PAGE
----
Janet L. Himsel, Martin Richard Himsel, Robert J. Lannon, Susan M. Lannon, Appellants-Plaintiffs,
Samuel Himsel, Cory M. Himsel, Clinton S. Himsel, 4/9 Livestock, LLC and Co-Alliance, LLP, Appellees-Defendants, and State of Indiana, Appellee-Intervenor.
from the Hendricks Superior Court The Honorable Mark A.
Smith, Judge Trial Court Cause No. 32D04-1510-PL-150
Attorneys for Appellants Kim E. Ferraro Samuel J. Henderson
Attorneys for Amicus curiae Hendricks County Gregory E.
Steuerwald Graham T. Youngs Danville, Indiana
Attorney for Amicus curiae the indiana bankers association
Martha R. Lehman Indianapolis, Indiana
Attorneys for Amicus curiae indiana agricultural law
foundation, inc. Todd J. Janzen Brianna J. Schroeder
Attorneys for Amicus curiae indiana pork producers
association, inc. Daniel P. McInerny Andrew M. McNeil
Attorneys for Appellees Christopher J. Braun Jonathan P.
Emenhiser Justin A. Allen Indianapolis, Indiana
Attorneys for Appellees-intervenor state of indiana Curtis T.
Hill, Jr. Attorney General of Indiana Aaron T. Craft Deputy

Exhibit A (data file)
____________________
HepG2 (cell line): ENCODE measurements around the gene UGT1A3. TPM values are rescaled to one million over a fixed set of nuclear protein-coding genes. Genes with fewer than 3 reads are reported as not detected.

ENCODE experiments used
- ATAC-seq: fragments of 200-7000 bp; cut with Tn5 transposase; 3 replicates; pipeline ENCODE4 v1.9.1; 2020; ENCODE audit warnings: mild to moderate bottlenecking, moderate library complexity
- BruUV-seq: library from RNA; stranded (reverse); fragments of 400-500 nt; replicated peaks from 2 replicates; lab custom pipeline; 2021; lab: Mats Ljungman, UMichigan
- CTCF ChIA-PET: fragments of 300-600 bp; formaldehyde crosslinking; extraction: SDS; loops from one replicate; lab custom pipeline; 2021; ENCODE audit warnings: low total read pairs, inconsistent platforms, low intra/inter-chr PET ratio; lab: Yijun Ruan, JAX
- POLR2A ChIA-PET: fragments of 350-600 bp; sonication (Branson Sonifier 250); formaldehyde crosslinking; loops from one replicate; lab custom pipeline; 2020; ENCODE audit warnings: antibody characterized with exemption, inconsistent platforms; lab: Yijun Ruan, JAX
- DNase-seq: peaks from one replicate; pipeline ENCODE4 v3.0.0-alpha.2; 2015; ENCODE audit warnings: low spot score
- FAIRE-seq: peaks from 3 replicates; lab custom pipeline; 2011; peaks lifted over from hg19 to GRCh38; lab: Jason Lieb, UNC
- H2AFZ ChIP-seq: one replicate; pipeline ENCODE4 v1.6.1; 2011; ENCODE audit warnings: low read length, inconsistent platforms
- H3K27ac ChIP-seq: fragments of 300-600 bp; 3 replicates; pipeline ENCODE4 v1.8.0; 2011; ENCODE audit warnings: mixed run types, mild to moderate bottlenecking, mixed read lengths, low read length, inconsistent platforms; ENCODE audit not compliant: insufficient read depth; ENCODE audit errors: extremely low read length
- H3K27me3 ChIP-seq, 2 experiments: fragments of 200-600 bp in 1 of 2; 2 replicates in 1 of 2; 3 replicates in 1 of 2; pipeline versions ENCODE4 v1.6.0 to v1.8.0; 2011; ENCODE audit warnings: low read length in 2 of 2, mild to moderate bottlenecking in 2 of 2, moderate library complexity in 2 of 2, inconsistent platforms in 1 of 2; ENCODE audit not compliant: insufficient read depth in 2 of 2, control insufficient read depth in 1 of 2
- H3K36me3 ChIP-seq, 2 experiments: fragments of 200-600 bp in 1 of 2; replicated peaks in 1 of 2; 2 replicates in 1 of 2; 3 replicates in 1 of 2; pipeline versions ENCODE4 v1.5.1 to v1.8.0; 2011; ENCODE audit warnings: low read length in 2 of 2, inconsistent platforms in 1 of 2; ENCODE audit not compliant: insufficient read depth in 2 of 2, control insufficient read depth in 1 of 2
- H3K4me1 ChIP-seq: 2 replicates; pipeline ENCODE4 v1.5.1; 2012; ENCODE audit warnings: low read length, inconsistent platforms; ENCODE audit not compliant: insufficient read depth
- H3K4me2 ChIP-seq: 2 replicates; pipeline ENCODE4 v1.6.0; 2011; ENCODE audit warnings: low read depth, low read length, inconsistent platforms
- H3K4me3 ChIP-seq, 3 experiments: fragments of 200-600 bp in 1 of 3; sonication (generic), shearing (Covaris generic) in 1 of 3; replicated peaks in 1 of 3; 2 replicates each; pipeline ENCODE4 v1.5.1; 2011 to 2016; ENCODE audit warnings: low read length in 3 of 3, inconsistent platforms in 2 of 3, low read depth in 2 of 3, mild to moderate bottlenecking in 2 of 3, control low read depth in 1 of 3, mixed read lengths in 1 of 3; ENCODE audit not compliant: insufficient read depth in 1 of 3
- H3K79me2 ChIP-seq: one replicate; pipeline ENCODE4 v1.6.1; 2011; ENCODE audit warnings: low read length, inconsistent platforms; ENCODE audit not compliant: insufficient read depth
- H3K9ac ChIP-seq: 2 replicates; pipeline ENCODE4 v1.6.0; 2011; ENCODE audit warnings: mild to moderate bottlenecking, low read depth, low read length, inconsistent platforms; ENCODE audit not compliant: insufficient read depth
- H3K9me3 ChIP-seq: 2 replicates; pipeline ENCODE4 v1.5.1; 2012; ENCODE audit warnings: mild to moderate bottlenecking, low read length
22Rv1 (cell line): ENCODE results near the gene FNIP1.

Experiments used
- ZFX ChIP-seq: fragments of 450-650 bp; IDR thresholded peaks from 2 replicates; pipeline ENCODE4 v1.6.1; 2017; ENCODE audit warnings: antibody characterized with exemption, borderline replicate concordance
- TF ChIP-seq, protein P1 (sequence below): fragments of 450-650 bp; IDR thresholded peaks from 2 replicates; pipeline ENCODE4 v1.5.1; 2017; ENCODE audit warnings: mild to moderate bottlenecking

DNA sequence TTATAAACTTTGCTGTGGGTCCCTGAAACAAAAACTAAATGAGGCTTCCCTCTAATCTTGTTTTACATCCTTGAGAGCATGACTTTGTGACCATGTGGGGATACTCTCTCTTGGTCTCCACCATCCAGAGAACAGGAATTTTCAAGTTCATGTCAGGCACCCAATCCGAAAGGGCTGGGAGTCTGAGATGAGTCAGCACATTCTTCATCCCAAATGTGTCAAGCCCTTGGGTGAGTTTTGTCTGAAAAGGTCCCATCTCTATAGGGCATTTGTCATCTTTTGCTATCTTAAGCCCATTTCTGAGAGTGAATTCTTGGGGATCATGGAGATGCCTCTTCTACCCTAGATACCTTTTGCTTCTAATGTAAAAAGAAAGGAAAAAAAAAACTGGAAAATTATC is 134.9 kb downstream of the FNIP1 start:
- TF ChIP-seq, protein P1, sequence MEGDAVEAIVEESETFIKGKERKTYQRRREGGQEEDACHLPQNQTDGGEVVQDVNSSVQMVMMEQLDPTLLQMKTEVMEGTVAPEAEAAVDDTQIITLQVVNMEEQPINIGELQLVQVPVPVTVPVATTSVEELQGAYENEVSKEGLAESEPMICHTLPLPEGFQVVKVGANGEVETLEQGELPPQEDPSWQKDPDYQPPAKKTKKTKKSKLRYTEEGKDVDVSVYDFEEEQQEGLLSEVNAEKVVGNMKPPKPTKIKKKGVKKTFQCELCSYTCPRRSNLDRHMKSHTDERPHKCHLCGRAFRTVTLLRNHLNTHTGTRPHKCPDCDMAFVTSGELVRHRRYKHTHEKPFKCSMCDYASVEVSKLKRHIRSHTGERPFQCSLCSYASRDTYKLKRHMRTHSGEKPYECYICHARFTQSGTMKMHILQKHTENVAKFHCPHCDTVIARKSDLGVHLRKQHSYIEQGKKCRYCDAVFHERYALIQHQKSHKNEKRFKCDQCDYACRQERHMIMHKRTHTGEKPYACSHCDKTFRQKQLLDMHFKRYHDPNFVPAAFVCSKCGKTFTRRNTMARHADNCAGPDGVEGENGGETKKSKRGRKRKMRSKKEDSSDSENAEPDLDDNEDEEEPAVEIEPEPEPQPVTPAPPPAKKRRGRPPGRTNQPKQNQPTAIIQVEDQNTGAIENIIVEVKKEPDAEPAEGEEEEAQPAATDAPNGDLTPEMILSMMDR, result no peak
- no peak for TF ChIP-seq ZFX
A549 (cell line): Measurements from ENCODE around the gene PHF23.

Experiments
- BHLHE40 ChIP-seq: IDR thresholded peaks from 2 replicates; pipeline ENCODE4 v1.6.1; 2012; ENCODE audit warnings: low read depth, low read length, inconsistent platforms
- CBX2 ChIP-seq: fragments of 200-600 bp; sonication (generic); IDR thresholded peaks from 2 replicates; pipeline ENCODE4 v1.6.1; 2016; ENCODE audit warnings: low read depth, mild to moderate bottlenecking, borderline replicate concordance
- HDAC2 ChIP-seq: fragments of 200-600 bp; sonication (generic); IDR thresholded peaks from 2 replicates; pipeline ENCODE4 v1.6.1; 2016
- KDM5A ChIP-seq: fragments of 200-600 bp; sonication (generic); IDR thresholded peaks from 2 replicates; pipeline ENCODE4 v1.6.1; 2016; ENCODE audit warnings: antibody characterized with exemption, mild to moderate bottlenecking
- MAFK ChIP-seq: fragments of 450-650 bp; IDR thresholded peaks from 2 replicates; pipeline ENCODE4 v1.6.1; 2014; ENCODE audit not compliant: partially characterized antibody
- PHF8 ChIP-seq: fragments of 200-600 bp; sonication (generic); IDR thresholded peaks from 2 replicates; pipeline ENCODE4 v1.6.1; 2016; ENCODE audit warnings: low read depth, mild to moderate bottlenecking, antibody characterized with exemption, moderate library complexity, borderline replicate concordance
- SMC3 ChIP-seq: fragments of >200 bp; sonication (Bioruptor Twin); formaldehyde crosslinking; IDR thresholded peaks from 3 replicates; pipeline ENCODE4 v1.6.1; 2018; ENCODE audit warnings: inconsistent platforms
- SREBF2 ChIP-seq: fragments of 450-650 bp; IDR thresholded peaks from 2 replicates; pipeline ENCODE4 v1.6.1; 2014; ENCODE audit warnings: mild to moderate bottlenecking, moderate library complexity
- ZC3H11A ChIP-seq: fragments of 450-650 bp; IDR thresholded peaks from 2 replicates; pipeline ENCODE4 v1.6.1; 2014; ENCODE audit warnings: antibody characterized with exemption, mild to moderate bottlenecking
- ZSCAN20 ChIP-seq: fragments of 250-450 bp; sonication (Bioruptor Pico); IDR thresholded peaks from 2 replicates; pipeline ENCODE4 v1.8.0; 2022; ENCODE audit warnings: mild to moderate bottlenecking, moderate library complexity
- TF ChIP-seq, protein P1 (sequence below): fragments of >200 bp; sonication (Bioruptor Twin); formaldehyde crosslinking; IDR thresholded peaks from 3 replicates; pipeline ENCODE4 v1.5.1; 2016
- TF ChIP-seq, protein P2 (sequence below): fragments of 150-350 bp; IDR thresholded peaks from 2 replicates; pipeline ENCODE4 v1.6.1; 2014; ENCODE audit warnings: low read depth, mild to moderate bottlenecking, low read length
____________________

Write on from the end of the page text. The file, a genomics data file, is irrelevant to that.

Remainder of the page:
Attorney General Indianapolis, Indiana.
Martin Richard Himsel, Janet L. Himsel, Robert J. Lannon, and
Susan M. Lannon (collectively, the Plaintiffs) filed a
complaint, alleging nuisance, negligence, and trespass,
against Samuel T. Himsel, Cory M. Himsel, Clinton S. Himsel,
4/9 Livestock, LLC, and Co-Alliance, LLP (collectively, the
Defendants). Specifically, the Plaintiffs alleged in their
complaint that the concentrated animal feeding operation
(CAFO) placed on 4/9 Livestock's property in 2013 created
noxious odors that are so extreme as to greatly diminish the
Plaintiffs' quality of life, reduce their property
values, and alter their daily activities. In their complaint,
the Plaintiffs also challenged the constitutionality of Ind.
Code § 32-30-6-9, which is commonly known as the Right
to Farm Act (the RTFA), and Ind. Code § 15-11-2-6(a),
which requires the Indiana Code to be construed to
"protect the rights of farmers to choose among all
generally accepted farming and livestock production
practices, including the use of ever changing
The Defendants moved for summary judgment on all claims, and,
thereafter, the Plaintiffs filed a motion for partial summary